My friend and colleague, Julie Thompson and her collaborators from The British Dietetic Association, have recently published a systematic analysis on the role of probiotics in IBS. In a recent post she compares her frustrations with the process of trying to find any common theme in the results from studies, she and her colleagues reviewed with the challenges of Herding Cats.
Julie and her colleagues reviewed 35 randomised control studies and 9 systematic reviews of probiotics and IBS. They concluded that no strain- or dose-specific probiotic was consistently effective to improve any IBS symptoms or IBS quality of life. Although there was no convincing benefit for any one product, previous systemic analysis and guidelines all concluded that probiotics were worth trying. And thousands of patients have written to the manufacturers and The IBS Network proclaiming the benefits of their probiotic products. So what are we to think?
Maybe it is not so much a question of ‘what we are to think’ as ‘how we are to think’. In her review Julie describes the results of a variety of methodologies, on a range of products each with their own doses and combinations of bacteria packaged in a variety of formulations. A few years ago, the gold standard was to develop multi-strain formulations with a long shelf life that contained large numbers of viable bacteria that survived passage through the stomach and could seed the colon. Now the data seems that probiotics do not seed the colon; they have to be taken on a daily basis to have any lasting effect. Few products show evidence of surviving passage through the stomach, single strain products are as good as multistrain and products do not even need to be viable to be effective. Heat killed bacteria are just as good. And yet the debates go on and the guidelines and systemic analyses mount up.
It’s a bit like the question of how to vote in tomorrow’s EU Referendum. There is such an abundance of conflicting evidence; such a diversity of opinions, but in the end it is up to how we ‘feel’ about it. A decision is an emotional action; it depends as much on experience and information. We just have to have enough confidence to trust our own informed intuition.
IBS is a personal illness. No one person’s experience of the condition is the same as another’s. People attending self help groups soon realise that there is little common ground in the symptoms, the associations and the context of their illness, except that it affects the bowel and has no definite cause or specific treatment. For medical experts, it remains a riddle wrapped in a mystery inside an enigma’; a medically inexplicable illness. Of course, every expert has their own opinion, and attempts to reach concensus often conclude in recommendations that are at best, bland and at worst, meaningless and unhelpful. How could it be otherwise? It’s a no-brainer. How can medical experts ever hope to capture such a diversity of human experience, especially when so few actually ask the patient? So when you add to that the diversity of treatments for IBS, let alone the range of probiotics, the task becomes impossible. The lack of understanding in any subject is always inversely proportional to the amount of stuff written about it. We are badly in need a paradigm shift for IBS and all ‘functional’ or unexplained illnesses.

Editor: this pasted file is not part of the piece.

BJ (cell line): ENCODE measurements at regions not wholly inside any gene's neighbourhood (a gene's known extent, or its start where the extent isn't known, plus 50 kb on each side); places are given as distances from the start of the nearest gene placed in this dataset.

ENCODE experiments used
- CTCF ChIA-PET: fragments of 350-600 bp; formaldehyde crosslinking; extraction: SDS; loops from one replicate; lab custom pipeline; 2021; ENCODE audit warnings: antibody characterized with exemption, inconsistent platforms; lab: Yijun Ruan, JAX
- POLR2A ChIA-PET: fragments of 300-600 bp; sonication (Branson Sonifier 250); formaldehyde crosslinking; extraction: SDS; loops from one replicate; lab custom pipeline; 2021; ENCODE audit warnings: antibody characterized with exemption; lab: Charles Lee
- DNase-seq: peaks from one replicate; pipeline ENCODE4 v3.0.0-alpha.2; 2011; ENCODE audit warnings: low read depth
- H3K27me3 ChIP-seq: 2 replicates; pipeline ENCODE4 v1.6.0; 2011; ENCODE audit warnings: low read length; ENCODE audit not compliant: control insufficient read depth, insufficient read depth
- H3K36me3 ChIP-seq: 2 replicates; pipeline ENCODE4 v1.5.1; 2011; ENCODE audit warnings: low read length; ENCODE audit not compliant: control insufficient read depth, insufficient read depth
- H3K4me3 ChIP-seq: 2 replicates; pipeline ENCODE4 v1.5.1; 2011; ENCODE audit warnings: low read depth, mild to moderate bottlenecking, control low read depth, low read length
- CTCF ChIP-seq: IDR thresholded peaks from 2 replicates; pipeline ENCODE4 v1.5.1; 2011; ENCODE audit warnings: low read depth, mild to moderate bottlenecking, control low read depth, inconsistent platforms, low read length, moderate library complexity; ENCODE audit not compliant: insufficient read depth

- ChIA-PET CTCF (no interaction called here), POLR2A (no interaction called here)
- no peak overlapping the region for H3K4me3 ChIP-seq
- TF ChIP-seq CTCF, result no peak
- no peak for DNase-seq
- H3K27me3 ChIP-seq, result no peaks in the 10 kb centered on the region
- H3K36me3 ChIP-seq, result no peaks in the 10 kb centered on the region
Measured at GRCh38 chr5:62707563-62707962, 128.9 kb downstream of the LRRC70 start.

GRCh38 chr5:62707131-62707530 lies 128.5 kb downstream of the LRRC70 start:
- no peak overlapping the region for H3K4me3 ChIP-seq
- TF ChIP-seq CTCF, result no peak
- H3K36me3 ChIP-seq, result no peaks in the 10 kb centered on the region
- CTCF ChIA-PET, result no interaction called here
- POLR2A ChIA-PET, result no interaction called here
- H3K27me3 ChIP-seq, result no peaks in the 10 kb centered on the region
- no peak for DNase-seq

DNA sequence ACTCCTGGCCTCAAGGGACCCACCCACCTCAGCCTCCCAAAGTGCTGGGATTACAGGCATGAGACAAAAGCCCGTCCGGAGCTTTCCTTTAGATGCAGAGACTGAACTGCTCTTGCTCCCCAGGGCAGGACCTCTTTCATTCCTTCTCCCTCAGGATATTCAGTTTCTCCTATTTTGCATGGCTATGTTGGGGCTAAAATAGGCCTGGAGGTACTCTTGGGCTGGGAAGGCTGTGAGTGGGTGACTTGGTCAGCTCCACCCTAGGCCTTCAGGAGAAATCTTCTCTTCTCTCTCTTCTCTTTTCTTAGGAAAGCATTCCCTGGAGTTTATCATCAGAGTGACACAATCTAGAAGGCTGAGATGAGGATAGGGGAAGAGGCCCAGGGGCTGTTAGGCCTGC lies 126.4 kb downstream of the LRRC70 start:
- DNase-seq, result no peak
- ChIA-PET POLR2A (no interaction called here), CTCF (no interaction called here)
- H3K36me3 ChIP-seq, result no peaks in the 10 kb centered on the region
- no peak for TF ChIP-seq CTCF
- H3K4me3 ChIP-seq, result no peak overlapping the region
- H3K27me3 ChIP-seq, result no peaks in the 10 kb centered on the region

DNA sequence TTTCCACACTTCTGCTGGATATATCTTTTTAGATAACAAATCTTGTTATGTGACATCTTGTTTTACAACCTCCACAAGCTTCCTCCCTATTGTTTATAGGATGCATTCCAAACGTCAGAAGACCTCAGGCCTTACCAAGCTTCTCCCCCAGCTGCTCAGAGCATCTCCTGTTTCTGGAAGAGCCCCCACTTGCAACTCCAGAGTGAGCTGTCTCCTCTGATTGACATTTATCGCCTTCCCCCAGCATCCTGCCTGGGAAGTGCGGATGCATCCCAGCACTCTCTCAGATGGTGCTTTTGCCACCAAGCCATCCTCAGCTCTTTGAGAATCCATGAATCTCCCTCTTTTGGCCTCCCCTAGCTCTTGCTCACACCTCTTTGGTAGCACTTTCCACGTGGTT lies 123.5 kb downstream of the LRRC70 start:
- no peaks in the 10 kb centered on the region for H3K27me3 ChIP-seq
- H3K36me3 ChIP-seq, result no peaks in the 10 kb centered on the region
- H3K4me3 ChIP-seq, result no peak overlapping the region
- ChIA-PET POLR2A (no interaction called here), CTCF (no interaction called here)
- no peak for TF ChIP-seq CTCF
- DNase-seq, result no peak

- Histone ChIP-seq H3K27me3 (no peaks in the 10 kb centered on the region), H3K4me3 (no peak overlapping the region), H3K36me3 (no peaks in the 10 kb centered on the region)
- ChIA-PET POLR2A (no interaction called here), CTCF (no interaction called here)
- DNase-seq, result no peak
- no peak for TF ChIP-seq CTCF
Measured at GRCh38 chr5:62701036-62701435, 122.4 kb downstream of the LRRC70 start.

As far as probiotics are concerned, they undoubtedly work for some people some of the time, they are not harmful and even NICE conclude they are worth considering. So perhaps this is a decision that can be left to you. Our colonic microbiome is the last great frontier of gastrointestinal research, but the more we find out about it, the more we realise that it too is an expression of the individual, as specific as a fingerprint, but constantly influenced by genetics, diet, physiology, drugs and whatever happens to us. So if you have done your own research and a particular product captures your imagination, why not give it a try it for a while? It won’t do you any harm. It is a bit like choosing a particular food, a toothpaste, a car; they may all be seen as representations of your own personality. It’s what it means to you that counts. We make such decisions all the time and the ones that capture our imagination, tend to work best for us. Faith and belief are so important in treating any illness, particularly inexplicable illnesses like IBS. That is the power of the ‘so called’ placebo effect.
As doctors find out more and more about how to treat the life threatening diseases they can identify; the cancers, inflammatory conditions, heart attacks, strokes, liver failure, so they are left with a whole raft of ailments that are expressions of the personality, and can only be treated by individuals themselves as long as they have appropriate guidance and understanding.
So with ever increasing pressure on the health services, should the role of health care professionals for people with IBS be one of screening for medically treatable conditions and signposting resources to guide the choices of treatment for the rest? At The IBS Network’s recent anniversary conference, IBS, The Patient’s Perspective, the message from the patient advocates was that people with IBS need to take charge of their own condition, informed, advised and guided but not directed by health care professionals. You are more likely to leave your illness and get on with your life if you can be encouraged to take charge.